Volume 73, Number 3 | May 19 - 25, 2004

A special Villager supplement

For a few young addicts, it’s still ‘Needle Park’

By David Epstein

The recurring image of hypodermic needles spiraling down a toilet bowl turns out to be the most apt metaphor for the lives of the seven 20-something, homeless heroin addicts featured in a new documentary named for their stomping ground: “Union Square.”

The film, which follows one female and six male addicts for five months, is reminiscent of the home-video style of MTV’s “Real World” show, full of jerky video and ample monologue time for characters to reflect on their trials. But unlike “Real World,” where the most urgent problem often amounts to wardrobe selection, in “Union Square” the film subjects are constantly grappling with how to procure their next bag of dope.

Danny, one of the heroin users profiled in “Union Square.
From the opening shot of Danny, one eye covered with a patch we later learn is a panhandling prop, the film embarks on an enraging tour of the self-destructive selfishness of young people accountable only to heroin. “I lied and stole from my friends. I lied and stole from my family. And because I did that, I don’t have them in my life anymore — all for heroin,” Danny says plainly.

Lying is perhaps the most pervasive theme in the movie. Much of the film is spent listening to the details of scams that heroin addicts concoct to make money. At one point, we see Cheyenne, the female addict who has a 5-year-old daughter she no longer sees, crooning from behind a United Homeless Organization collection bottle: “Help us provide a hot meal for someone other than yourself.” Then she turns, smirking, to the camera to reveal her booty: not a hot meal, but a bag full of 10 needles. Equally disturbing is when Danny steals a load of CD’s from a family he often stays with and tells us that he “didn’t take everything. I have a conscience.” He promptly sells the CD’s for $250, arranges to meet his dealer, and begins complaining about how hard it is to catch a cab in New York.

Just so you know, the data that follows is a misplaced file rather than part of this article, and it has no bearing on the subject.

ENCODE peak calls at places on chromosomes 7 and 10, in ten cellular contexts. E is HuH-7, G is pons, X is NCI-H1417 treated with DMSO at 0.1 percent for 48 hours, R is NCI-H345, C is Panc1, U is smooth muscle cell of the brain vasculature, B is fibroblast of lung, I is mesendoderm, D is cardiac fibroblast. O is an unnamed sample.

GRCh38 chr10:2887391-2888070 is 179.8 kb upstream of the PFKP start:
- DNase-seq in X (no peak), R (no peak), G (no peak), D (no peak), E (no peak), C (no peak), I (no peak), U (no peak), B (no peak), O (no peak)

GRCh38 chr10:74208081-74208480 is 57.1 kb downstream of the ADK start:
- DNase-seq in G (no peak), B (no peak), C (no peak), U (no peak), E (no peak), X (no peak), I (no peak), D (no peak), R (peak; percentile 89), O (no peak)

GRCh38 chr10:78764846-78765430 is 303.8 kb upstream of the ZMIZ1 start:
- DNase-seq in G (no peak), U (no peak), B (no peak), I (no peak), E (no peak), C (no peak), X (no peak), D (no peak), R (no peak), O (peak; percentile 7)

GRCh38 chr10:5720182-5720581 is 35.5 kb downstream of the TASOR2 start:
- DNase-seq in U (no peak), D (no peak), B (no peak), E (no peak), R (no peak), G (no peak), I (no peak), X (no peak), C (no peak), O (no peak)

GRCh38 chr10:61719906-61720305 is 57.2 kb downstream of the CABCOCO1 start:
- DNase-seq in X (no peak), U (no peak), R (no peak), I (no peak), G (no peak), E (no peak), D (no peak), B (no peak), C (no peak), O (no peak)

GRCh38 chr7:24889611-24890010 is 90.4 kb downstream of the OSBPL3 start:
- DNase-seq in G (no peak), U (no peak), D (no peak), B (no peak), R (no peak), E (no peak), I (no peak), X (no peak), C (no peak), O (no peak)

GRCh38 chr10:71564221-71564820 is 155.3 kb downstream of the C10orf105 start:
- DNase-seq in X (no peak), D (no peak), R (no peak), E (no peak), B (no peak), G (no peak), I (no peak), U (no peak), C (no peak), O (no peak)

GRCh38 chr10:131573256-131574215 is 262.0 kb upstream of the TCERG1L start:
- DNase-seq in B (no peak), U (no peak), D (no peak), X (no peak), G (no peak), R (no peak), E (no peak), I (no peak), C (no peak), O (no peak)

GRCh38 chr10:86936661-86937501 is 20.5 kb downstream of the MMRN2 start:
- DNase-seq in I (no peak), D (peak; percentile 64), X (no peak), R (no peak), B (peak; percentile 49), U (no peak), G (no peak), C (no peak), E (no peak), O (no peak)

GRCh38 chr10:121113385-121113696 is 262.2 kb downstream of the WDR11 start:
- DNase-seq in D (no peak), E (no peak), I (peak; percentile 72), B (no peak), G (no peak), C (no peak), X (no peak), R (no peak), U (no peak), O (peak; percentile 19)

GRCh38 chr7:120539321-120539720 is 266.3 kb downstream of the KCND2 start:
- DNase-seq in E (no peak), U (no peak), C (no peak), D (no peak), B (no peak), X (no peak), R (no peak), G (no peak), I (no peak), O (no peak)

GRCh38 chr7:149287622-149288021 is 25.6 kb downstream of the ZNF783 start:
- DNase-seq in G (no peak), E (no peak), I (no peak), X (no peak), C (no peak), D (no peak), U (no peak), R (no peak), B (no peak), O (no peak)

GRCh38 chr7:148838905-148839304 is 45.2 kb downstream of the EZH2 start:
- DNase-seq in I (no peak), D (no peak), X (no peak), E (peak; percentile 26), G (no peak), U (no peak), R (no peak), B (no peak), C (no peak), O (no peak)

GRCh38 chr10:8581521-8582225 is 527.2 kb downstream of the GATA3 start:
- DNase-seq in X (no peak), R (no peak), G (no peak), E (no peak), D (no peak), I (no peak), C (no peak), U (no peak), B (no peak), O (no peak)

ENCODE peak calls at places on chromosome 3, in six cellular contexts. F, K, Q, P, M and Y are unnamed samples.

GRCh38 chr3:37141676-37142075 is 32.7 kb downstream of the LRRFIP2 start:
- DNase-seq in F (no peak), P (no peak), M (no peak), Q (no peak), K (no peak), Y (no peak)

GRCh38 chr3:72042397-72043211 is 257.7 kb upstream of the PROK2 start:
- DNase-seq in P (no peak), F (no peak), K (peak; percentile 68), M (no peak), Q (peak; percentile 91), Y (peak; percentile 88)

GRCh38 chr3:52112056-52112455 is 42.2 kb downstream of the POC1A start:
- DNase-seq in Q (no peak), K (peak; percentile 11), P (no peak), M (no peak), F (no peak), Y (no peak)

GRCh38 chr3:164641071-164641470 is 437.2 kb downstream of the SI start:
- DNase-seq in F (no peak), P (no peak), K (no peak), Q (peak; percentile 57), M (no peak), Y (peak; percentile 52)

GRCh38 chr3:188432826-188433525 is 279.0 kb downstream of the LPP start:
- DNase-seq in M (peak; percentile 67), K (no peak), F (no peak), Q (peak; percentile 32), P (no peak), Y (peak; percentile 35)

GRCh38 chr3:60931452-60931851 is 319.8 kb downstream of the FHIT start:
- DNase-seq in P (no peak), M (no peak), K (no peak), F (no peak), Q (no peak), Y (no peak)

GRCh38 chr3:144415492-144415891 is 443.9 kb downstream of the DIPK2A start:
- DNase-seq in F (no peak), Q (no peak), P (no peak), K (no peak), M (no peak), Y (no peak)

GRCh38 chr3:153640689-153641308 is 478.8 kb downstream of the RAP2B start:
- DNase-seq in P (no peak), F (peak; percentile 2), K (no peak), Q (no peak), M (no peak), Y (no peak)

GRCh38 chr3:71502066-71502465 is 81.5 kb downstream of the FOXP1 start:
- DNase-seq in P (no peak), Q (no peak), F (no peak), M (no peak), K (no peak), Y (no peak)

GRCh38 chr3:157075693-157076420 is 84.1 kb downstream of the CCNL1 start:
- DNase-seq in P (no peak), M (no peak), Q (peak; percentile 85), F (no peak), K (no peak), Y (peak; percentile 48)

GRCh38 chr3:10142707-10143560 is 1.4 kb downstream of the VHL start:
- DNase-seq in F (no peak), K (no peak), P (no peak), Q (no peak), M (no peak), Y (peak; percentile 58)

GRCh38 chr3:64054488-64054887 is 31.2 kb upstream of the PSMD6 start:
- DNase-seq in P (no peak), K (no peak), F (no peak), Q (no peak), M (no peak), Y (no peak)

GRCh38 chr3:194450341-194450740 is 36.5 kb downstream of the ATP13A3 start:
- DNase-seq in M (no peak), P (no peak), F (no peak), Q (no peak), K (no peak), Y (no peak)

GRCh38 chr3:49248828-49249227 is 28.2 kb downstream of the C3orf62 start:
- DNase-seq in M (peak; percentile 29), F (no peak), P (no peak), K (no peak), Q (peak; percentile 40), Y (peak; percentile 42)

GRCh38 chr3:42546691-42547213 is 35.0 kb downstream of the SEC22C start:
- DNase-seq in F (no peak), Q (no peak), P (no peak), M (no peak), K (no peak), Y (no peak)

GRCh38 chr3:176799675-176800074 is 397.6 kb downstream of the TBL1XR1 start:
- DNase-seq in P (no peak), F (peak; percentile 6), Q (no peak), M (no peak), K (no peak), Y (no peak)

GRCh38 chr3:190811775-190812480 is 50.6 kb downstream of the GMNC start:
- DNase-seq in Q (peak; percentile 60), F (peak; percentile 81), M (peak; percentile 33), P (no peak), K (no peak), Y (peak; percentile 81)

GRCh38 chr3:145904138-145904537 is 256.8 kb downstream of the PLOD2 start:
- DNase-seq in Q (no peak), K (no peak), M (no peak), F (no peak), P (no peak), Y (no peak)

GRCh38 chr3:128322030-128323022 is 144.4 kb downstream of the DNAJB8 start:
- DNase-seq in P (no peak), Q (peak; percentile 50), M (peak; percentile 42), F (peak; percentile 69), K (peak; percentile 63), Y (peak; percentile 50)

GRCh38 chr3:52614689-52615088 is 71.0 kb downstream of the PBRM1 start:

The backbone of “Union Square” is essentially the commentary of the addicts, their complaints about life and detox and, for Danny and Cheyenne, their occasional memories of the children they each used to care for. The monologues of the main characters sometimes break for segments of an interview with “Lock,” a big-time dealer who apparently represents the dark underbelly of the heroin economy. “I don’t care where they get my money from,” he says. “I have no regrets, no remorse.”

The only time the film grants the audience a novel experience, rather than simply allowing them to observe an interview, is on one of the numerous occasions when writer/director/producer Stephen Szklarski follows one of the subjects into a public bathroom where he films the whole shooting-up process, from chemistry in a bottle cap, to vein location, to injection. These scenes, which made Szklarski “scared for my life every time I filmed them,” are ripe with careless needle wielding and wanton blood spattering. Some of them take place in public restrooms in Union Sq., others in bathrooms in restaurants and fast-food chains. If there is a message in “Union Square” beyond the destructive power of heroin addiction, it could be the danger of public bathrooms.

But even the shooting-up scenes begin to get repetitive as the movie goes on and the addicts’ commentary tends toward nonsensical philosophizing. The tortuous musings peak in a scene with Stealth, an addict in his early 20s. After complaining that his dealer brother will not provide a free bag of heroin, Stealth hustles for money and then shells out his extra cash to improve his body art. The word “Hate” is tattooed on the fingers of one of his hands, and “Love” on the other. “Love,” however is tattooed in mirror image because, Stealth says without a hint of jest, whereas hate is straightforward, you have to look differently for love.

All in all, there are not enough unique scenes with the characters to present any sort of satisfying narrative arc over the brief five months. The apparent questions hinted at early in the film — Why are they doing this? How did they get to be addicts? — are not addressed in any satisfying way by the end. Perhaps this is because of the total absence of interviews with addiction experts, doctors or even anyone at all who is not high. Without these more objective voices, the movie is left with shock-value as its main tool, and the shock of the bathroom scenes and hustling scams is transient. Without any attempts to answer major questions that will invariably arise to any audience, what is left of “Union Square” is simply the hackneyed suggestion that heroin is really bad for young people.

“Union Square” opens Fri., May 28, at Cinema Village, 22 E. 12th St. Information is available at


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